Raising an Infant in a Jumpsuit: Canada’s need for a more contemporary approach to prison nurseries The purpose of my paper, “Raising an infant in a jumpsuit: Prison Nurseries,” is to address the complex problem of pregnant incarcerated women and what to do with their newborns. The rate of women imprisoned has risen substantially in recent decades, and with the increase has arisen the question: What to do when a woman gives birth while incarcerated? Although Canadian research would have been optimal for this paper, I found a huge gap in that very little research had been done on prison nurseries within Canada. Prison nurseries vary around the world; each country has its own criteria for participants; for the purpose of this paper, I focused on the United States’ system and its statistics. The research that I found on prison nurseries is very positive: lower rates of reincarnation for the mothers, stronger attachment between mother and baby, and relatively low risk to the baby’s physical health while in the nursery. This paper argues that prison nurseries are beneficial and that, although there are valid critiques, the benefits far outweigh them. Further research could be done on differing prison policies on nurseries in order to implement the most constructive prison nursery system in Canada.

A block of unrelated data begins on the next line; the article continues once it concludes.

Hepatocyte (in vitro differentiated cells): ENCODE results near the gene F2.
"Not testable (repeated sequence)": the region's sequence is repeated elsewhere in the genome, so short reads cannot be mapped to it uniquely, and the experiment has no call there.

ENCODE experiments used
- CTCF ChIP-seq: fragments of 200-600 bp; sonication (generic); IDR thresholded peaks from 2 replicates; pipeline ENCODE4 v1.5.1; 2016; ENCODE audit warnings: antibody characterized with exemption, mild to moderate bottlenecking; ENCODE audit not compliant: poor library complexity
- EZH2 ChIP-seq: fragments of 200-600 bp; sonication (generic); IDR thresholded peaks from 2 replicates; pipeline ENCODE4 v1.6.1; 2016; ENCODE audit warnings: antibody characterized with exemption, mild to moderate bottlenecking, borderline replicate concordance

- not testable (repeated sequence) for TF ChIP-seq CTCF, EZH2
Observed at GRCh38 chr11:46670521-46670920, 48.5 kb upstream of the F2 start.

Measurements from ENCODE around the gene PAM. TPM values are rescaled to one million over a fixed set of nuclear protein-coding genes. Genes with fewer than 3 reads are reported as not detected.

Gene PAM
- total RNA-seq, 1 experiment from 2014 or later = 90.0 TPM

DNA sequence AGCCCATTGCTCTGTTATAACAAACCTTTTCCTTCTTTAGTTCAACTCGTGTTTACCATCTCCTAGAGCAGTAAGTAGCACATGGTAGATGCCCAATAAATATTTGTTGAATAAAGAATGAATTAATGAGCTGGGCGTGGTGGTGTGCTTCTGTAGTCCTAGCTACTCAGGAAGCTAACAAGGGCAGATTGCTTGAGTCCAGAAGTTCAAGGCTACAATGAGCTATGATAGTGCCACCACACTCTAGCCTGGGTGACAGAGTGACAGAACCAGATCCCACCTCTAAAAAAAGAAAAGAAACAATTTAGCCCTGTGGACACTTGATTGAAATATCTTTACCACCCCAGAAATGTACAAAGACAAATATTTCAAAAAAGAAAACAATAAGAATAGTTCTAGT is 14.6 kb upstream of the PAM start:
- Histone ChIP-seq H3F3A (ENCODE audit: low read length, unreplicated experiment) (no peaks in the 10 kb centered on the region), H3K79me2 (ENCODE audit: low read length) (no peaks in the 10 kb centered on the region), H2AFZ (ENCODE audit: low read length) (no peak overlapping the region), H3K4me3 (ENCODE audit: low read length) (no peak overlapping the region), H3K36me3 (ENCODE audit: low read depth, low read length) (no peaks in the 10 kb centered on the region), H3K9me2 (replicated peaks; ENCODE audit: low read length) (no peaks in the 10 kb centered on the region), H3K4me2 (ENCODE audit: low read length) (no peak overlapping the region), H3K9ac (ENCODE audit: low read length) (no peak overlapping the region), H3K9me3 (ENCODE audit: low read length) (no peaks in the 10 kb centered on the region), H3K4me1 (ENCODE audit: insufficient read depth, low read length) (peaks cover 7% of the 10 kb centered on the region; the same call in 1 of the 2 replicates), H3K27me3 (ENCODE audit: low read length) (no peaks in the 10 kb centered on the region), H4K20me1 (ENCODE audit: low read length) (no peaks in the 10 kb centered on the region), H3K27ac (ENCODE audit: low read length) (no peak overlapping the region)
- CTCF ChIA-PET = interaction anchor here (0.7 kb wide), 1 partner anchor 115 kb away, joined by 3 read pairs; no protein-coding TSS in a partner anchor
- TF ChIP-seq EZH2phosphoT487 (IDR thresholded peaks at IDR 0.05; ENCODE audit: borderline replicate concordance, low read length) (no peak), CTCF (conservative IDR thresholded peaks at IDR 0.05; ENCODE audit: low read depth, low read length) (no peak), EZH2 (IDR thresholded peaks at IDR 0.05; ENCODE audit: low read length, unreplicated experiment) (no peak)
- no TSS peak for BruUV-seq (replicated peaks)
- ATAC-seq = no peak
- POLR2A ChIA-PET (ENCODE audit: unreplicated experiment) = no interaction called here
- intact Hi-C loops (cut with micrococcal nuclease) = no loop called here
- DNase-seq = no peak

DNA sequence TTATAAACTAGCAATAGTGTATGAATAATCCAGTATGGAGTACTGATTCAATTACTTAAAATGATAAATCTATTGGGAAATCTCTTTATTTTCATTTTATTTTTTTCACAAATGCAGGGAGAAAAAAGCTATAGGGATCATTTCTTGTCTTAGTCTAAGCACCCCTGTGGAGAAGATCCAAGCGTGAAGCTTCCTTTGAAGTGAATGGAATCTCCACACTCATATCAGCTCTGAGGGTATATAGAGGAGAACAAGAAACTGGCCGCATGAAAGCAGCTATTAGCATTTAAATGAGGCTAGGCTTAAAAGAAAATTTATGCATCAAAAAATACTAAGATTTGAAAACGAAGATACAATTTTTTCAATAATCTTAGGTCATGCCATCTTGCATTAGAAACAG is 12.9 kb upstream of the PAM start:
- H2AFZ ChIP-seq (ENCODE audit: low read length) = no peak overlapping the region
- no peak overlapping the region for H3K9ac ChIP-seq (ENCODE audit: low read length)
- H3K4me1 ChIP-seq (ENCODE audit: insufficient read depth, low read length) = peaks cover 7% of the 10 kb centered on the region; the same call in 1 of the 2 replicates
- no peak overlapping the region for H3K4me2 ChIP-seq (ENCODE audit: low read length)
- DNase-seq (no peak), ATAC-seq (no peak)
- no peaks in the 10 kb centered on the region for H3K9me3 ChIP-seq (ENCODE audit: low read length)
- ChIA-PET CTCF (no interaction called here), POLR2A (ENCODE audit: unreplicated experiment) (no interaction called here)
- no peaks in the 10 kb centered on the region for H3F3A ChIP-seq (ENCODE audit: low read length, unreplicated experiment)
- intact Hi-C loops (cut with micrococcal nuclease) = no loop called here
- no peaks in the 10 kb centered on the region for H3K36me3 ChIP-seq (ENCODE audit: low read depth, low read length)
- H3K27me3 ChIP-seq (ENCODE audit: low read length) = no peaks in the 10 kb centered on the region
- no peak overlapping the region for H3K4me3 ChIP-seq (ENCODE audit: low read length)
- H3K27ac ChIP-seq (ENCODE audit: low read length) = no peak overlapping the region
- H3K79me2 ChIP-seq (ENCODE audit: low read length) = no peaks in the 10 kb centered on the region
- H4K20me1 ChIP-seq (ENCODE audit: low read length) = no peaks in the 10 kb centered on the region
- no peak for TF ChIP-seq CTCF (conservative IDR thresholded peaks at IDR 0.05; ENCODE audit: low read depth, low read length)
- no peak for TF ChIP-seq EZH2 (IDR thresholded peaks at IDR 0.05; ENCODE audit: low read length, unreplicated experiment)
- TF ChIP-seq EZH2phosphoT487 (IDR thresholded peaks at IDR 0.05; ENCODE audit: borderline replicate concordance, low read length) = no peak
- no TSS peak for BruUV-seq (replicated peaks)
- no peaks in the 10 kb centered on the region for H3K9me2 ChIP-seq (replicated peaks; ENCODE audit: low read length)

Arnouse, Kelsey Marie
"Raising an Infant in a Jumpsuit: Prison Nurseries,"
Proceedings of the Annual Thompson Rivers University Undergraduate Research and Innovation Conference: Vol. 11
, Article 3.
Available at: http://digitalcommons.library.tru.ca/urcproceedings/vol11/iss1/3